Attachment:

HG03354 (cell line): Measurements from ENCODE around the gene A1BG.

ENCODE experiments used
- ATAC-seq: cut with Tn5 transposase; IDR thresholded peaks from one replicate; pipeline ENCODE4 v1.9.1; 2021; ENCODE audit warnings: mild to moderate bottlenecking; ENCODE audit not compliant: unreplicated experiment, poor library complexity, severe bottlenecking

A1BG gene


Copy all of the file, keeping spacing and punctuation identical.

HG03354 (cell line): Measurements from ENCODE around the gene A1BG.

ENCODE experiments used
- ATAC-seq: cut with Tn5 transposase; IDR thresholded peaks from one replicate; pipeline ENCODE4 v1.9.1; 2021; ENCODE audit warnings: mild to moderate bottlenecking; ENCODE audit not compliant: unreplicated experiment, poor library complexity, severe bottlenecking

A1BG gene